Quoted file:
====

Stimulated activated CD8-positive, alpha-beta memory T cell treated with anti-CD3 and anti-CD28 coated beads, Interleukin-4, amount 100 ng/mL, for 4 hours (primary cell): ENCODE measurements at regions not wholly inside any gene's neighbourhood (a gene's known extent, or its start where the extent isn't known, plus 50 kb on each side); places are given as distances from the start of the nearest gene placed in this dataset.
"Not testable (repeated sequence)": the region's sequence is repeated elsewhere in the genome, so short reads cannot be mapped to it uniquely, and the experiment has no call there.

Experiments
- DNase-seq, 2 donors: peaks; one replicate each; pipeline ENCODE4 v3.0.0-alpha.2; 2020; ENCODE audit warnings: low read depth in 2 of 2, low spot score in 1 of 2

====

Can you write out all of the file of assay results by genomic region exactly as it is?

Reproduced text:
Stimulated activated CD8-positive, alpha-beta memory T cell treated with anti-CD3 and anti-CD28 coated beads, Interleukin-4, amount 100 ng/mL, for 4 hours (primary cell): ENCODE measurements at regions not wholly inside any gene's neighbourhood (a gene's known extent, or its start where the extent isn't known, plus 50 kb on each side); places are given as distances from the start of the nearest gene placed in this dataset.
"Not testable (repeated sequence)": the region's sequence is repeated elsewhere in the genome, so short reads cannot be mapped to it uniquely, and the experiment has no call there.

Experiments
- DNase-seq, 2 donors: peaks; one replicate each; pipeline ENCODE4 v3.0.0-alpha.2; 2020; ENCODE audit warnings: low read depth in 2 of 2, low spot score in 1 of 2